Wednesday, May 22, 2013

Start looking in.

So I was thinking, about a lot of things, but one thing has been a little louder up there than others the last few days — the unfathomable devastation in Oklahoma. I watch the aerial shots on the news and I still can’t believe what I’m seeing. It doesn’t look real. Entire neighborhoods are gone, reduced to piles of busted sticks and twisted metal. To make a horrific event even worse, a school full of innocent kids was a prime target. Makes no sense. But what does anymore? My heart goes out to that entire community.

I was also thinking about all the tweets and facebook posts I’ve read saying “Our prayers are with the people of Oklahoma,” or “May God be with the people affected by the devastation in Oklahoma.”

Now, it’s no secret to those who know me well that I am not a religious man. I went to eight years of Catholic grade school. Among the things I learned — how to feel guilty and what a hypocrite looks like. I went to church almost every day for most of my childhood. Now I only step in a church if somebody I know dies or gets married. Me and religion just don’t see eye to eye.

That doesn’t mean I hold anything against those who are true believers. In fact, I admire them for their faith and dedication. There are times when I wish I could just let go and believe in something other than what I see. But that’s not who I am or how I’m wired. And for those who think I’m going to hell because of that, they might do well to worry a little more about who they are before they condemn others. Judge not lest ye be judged, right?

I guess you could say my faith is based on hope. But the one thing I know for sure is that I don’t know for sure. None of us do.

My point is this — I feel that if we would all spend more time looking inside ourselves for strength and answers and less time looking somewhere else, the world just might be a better place. No matter what you believe, ask yourself if there’s something more you could be doing to make a difference  — in the world we live in right here, not the one that might be. Because the world we live in right here keeps getting scarier.

If praying is your thing, that’s great. If it works, even better. But don’t forget to have faith in the one thing that’s here for sure — you.

That’s what I think. Don’t judge me. Don’t try to save me. Just respect me for what I believe. And I’ll do the same for you.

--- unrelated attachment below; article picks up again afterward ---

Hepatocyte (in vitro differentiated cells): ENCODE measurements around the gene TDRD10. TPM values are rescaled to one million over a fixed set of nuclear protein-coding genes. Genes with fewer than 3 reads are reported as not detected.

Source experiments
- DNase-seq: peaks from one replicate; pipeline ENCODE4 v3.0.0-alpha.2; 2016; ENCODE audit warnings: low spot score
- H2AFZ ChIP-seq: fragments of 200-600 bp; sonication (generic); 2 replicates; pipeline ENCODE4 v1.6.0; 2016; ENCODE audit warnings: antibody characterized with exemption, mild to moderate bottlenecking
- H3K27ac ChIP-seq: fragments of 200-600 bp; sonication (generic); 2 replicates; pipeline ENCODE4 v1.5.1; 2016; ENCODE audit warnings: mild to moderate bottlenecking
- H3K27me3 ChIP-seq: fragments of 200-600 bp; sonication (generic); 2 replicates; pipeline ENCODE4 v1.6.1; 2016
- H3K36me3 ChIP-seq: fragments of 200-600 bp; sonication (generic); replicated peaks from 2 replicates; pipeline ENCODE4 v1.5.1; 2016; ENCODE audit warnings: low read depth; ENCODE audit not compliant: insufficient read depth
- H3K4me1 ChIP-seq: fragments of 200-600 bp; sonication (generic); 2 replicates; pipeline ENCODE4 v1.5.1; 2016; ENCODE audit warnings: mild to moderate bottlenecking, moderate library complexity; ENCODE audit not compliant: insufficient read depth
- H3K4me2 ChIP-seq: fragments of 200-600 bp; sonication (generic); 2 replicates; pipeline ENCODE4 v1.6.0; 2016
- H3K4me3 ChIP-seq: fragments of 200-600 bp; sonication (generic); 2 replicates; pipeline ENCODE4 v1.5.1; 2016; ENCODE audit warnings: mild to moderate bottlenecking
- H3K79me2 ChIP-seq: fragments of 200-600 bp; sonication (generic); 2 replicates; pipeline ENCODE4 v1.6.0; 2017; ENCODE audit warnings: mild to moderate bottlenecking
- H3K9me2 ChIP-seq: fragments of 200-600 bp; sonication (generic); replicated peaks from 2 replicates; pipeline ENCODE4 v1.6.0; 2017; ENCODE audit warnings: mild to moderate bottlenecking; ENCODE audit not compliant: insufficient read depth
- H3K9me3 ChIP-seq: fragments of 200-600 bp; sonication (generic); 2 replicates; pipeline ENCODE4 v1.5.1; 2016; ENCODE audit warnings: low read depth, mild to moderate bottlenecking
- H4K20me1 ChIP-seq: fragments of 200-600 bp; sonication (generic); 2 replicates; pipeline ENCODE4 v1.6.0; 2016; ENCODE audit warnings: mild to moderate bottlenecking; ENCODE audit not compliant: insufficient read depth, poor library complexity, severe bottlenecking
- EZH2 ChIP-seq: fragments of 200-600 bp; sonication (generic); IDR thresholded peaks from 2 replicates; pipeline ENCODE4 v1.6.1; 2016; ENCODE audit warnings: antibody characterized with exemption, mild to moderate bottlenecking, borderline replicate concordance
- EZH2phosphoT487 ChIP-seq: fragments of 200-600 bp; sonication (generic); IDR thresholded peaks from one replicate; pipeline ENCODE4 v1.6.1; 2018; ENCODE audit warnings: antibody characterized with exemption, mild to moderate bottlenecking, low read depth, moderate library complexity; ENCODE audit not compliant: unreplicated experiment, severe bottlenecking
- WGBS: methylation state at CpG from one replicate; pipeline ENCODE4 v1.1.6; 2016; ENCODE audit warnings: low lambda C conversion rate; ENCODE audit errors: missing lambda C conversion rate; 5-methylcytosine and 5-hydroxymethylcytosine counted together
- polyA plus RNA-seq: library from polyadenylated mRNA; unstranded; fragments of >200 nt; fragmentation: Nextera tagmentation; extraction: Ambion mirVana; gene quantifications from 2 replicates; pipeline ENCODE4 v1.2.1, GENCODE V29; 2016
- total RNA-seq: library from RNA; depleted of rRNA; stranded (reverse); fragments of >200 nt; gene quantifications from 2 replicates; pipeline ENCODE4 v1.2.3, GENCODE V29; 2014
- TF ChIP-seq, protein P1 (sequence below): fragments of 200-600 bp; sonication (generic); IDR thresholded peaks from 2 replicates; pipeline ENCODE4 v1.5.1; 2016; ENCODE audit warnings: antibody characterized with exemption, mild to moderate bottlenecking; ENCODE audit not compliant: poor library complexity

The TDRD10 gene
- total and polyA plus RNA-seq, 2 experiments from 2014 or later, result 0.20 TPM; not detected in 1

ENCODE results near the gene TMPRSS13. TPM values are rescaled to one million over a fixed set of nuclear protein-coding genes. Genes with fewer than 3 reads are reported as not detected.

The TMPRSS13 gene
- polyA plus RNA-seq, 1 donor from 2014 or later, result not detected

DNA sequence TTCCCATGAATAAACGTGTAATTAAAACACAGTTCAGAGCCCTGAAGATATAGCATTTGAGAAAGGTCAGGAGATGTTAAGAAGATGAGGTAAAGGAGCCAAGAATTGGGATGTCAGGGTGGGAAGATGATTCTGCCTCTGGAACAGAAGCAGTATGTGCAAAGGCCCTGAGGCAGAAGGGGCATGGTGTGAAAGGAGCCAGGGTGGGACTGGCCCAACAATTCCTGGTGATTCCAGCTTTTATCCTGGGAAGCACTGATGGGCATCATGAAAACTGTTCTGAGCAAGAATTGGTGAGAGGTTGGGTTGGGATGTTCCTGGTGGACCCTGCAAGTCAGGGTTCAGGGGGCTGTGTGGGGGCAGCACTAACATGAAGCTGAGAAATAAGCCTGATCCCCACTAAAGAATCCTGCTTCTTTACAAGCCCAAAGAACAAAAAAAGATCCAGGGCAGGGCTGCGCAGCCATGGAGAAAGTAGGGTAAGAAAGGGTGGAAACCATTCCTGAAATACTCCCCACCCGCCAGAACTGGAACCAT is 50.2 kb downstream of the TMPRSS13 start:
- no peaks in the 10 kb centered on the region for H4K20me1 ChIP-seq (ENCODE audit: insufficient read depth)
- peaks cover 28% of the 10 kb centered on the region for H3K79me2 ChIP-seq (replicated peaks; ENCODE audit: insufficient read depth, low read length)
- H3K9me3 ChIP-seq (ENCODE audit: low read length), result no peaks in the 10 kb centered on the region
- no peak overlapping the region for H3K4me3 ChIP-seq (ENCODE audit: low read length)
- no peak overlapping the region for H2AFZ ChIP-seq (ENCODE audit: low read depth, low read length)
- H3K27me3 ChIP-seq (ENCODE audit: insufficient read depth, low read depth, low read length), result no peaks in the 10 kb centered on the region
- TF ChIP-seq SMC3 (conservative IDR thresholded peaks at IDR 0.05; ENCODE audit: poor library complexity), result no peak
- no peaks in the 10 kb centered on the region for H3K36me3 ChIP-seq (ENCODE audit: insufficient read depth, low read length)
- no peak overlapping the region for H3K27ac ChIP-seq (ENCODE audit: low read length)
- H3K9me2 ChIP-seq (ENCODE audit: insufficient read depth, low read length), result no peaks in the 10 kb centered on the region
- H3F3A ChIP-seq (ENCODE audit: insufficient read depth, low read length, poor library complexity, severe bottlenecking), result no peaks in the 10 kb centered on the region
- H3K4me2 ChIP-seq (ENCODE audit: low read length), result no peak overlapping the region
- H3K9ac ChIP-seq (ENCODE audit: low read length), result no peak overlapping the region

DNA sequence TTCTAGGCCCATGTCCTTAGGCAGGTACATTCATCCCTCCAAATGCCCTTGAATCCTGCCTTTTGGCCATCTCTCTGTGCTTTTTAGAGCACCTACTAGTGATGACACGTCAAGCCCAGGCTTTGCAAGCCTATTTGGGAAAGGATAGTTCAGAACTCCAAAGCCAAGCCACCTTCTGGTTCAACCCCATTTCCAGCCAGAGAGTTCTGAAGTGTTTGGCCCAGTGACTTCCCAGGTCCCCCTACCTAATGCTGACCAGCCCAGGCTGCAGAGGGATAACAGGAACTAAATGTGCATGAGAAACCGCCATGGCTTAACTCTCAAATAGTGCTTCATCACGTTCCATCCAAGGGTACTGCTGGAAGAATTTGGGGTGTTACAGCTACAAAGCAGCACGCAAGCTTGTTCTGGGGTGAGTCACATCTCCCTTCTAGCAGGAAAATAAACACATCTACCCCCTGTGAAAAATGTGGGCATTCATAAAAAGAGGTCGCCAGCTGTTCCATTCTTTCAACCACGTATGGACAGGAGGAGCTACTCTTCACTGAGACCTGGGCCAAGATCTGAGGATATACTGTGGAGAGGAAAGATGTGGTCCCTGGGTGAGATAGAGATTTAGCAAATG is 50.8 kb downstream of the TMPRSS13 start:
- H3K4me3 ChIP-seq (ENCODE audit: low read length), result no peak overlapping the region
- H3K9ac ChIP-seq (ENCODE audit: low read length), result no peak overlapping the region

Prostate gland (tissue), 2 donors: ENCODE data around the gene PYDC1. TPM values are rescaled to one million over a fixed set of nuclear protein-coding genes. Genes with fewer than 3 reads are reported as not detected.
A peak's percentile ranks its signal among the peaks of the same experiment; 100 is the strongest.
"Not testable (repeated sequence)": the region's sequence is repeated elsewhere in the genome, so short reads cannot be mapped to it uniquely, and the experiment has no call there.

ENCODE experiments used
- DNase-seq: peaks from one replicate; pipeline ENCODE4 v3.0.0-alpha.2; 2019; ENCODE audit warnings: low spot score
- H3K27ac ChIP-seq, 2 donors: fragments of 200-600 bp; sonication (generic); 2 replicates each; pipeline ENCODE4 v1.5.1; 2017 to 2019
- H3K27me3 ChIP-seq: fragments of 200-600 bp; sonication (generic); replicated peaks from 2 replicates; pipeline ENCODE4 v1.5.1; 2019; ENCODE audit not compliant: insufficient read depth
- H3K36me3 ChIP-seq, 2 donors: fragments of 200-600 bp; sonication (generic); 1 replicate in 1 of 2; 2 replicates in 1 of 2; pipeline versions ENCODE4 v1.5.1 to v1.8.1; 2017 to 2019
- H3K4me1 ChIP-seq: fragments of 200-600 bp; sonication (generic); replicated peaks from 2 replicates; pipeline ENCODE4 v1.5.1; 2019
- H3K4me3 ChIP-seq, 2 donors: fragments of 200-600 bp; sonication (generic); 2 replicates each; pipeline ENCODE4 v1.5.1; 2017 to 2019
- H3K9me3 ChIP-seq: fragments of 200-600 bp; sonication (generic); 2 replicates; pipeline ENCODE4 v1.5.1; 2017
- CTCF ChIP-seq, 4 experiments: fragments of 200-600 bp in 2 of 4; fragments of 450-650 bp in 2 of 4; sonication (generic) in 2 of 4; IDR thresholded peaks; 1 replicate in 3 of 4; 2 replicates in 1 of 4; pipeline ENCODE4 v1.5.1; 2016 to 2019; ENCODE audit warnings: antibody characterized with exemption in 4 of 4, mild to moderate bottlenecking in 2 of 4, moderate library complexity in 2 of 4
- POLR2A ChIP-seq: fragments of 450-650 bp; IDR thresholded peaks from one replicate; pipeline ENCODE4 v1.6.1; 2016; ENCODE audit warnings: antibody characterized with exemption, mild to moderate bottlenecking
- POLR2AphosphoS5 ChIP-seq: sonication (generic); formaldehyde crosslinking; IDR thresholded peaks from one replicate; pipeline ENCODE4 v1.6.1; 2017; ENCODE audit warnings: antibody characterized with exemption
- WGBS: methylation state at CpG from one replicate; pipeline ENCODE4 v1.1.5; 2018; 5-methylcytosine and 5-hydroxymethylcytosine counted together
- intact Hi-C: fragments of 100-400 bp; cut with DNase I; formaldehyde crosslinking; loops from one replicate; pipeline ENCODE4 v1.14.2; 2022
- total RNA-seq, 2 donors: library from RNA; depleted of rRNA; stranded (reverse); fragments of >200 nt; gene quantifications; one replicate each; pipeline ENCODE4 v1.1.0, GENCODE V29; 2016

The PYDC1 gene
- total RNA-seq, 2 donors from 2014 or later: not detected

1. I can relate. I was raised as a very strict catholic, and yes, with that poured in the heavy weight of guilt. Not only could I not do anything right, but even the thoughts I was having as a young boy only seemed to reiterate that I was hell-bound. There was no hope within those a matter of fact, to this day I have nightmares about being in church, the statues move, and try coming after me. Even my dreams clearly show the damage done by the "religious". So I can relate.

    Needless to say, when I was old enough, I was outta there. But would run into various people, and religion would come up in conversation, I would listen, but everyone had a different view, often contradicting each other.

    People who know me, know I am a truth seeker, one who analyzes everything to death, looking at both sides from multiple sources, analyze it again, until finally reach my conclusion--which is how I began learning about God. After nearly ten years of study, I arrived at the point that I had to either let go of all I had learned about God growing up, or turn away from God. This happened while going through a deep, unimaginable spell of depression, and I chose to let go of what I was taught, and found that God is a God of infinite grace--no guilt in the arms of Christ, which is a pretty good place to be. Too many churches have personal agendas, and use all sorts of poor tactics to fulfill their agenda--it's a real shame.

    However, the churches in Oklahoma, made the news, over, and over again. The churches have opened their homes, buildings, reaching out to help the people who had to endure this unbelievable disaster. From clinics to hospitals, their foundations are generally Christian. Not that any of these are perfect, but hey, who is? It's said, that if you find a church without any hypocrites in it, don't join it, cause you'll spoil it. Isn't that the truth? There are no perfect "churches", so they are unfit to condemn me, but God, well, he is perfect, and Christ set me free.

    Jason, I enjoy reading your blogs, you might overthink, but that's a hellofa lot better than not thinking by simply following the masses as the majority do. I hope you continue even after...after you're no longer grounded. I hope I didn't come across as preachy, just sharing a little bit of my story. Thanks, and looking forward to your next.

  2. Thanks Tim. I appreciate your insight and perspectives. I'm hoping this blog helps both me and others deal with some of the "noise" upstairs. I'll do my best to keep up on regular posts. There's never a shortage of stuff in my head, I'm just not always sure people want to hear about it!